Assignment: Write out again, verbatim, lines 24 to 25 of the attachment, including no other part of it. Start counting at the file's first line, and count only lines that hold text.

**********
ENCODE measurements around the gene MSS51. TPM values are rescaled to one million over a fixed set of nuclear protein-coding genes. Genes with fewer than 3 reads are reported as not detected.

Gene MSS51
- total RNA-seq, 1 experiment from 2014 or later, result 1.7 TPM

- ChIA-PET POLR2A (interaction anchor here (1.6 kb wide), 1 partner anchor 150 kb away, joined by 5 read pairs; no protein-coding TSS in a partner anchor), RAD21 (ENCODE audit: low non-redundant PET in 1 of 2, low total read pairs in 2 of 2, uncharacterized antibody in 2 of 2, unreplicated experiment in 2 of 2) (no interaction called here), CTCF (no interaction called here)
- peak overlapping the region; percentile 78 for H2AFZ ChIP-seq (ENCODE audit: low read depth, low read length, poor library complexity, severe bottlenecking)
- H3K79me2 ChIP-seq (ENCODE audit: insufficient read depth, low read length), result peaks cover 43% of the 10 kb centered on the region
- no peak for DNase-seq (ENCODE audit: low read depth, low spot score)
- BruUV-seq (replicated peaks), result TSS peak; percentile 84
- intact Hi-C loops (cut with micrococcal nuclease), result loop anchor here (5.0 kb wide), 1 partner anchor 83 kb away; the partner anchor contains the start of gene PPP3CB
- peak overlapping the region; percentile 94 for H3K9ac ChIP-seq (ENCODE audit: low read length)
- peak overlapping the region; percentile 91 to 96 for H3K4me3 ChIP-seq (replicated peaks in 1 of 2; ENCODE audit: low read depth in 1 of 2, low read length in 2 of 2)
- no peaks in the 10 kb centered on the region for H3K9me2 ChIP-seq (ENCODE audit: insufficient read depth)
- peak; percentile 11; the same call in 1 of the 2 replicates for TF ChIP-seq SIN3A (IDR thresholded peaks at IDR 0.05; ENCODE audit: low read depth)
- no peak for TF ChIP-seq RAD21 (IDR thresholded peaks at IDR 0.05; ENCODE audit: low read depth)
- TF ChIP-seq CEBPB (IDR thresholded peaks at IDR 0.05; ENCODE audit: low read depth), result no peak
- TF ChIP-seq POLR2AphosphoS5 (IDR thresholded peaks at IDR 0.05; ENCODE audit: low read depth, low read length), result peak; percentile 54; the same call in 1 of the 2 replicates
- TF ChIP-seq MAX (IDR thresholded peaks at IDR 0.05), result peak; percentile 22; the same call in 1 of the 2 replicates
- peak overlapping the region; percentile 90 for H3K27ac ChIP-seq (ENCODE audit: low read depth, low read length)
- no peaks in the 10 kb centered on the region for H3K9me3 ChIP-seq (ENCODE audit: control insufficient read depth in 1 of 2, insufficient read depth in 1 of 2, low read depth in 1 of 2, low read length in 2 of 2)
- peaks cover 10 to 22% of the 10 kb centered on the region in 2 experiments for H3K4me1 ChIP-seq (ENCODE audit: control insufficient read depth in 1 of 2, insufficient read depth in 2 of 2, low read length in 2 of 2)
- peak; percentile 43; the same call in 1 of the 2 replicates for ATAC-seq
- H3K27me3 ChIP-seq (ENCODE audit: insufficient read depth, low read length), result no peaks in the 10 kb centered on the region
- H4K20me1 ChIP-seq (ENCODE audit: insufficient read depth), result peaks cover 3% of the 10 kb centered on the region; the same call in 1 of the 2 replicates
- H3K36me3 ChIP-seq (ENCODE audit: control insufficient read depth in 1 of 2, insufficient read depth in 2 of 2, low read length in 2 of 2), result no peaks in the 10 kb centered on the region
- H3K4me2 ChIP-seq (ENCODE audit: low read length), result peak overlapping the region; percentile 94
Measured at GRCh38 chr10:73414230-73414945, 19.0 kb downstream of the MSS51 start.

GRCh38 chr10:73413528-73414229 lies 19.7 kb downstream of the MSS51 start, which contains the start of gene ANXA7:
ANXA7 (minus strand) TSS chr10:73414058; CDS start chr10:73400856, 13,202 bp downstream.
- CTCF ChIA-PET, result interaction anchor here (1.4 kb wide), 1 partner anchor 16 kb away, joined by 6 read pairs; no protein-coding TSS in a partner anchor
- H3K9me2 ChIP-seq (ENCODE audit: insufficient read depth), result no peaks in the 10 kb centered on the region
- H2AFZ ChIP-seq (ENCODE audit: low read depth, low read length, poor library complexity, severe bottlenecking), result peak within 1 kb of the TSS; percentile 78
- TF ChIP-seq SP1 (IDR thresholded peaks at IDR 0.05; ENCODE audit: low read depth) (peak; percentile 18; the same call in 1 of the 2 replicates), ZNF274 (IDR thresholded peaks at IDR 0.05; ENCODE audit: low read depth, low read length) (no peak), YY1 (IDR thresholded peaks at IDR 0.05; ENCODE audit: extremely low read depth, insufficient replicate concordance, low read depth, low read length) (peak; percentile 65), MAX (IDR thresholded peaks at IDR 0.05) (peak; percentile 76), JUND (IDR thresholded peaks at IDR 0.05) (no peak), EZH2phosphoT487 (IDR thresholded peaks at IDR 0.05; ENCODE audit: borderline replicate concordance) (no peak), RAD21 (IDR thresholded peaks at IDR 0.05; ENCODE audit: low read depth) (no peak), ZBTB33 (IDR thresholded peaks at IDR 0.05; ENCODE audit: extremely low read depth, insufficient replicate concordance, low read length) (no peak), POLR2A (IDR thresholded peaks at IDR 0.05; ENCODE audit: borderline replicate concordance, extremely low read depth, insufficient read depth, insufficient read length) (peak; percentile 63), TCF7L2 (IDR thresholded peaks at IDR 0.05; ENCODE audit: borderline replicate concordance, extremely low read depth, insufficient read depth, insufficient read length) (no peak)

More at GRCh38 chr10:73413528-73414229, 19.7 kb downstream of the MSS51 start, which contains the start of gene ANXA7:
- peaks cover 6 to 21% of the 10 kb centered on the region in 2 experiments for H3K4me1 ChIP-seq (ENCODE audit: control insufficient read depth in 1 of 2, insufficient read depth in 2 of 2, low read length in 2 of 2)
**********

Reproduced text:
- H3K36me3 ChIP-seq (ENCODE audit: control insufficient read depth in 1 of 2, insufficient read depth in 2 of 2, low read length in 2 of 2), result no peaks in the 10 kb centered on the region
- H3K4me2 ChIP-seq (ENCODE audit: low read length), result peak overlapping the region; percentile 94